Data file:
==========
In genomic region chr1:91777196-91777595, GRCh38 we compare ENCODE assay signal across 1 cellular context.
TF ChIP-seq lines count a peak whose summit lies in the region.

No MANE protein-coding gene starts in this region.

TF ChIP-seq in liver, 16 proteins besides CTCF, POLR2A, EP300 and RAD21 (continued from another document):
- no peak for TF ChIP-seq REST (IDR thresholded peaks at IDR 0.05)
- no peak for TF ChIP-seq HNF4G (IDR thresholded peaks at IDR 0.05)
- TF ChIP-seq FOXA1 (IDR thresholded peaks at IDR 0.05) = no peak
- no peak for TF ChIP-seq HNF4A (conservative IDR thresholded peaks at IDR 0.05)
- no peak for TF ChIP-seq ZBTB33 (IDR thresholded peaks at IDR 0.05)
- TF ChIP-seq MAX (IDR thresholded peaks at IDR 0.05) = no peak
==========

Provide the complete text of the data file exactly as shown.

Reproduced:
In genomic region chr1:91777196-91777595, GRCh38 we compare ENCODE assay signal across 1 cellular context.
TF ChIP-seq lines count a peak whose summit lies in the region.

No MANE protein-coding gene starts in this region.

TF ChIP-seq in liver, 16 proteins besides CTCF, POLR2A, EP300 and RAD21 (continued from another document):
- no peak for TF ChIP-seq REST (IDR thresholded peaks at IDR 0.05)
- no peak for TF ChIP-seq HNF4G (IDR thresholded peaks at IDR 0.05)
- TF ChIP-seq FOXA1 (IDR thresholded peaks at IDR 0.05) = no peak
- no peak for TF ChIP-seq HNF4A (conservative IDR thresholded peaks at IDR 0.05)
- no peak for TF ChIP-seq ZBTB33 (IDR thresholded peaks at IDR 0.05)
- TF ChIP-seq MAX (IDR thresholded peaks at IDR 0.05) = no peak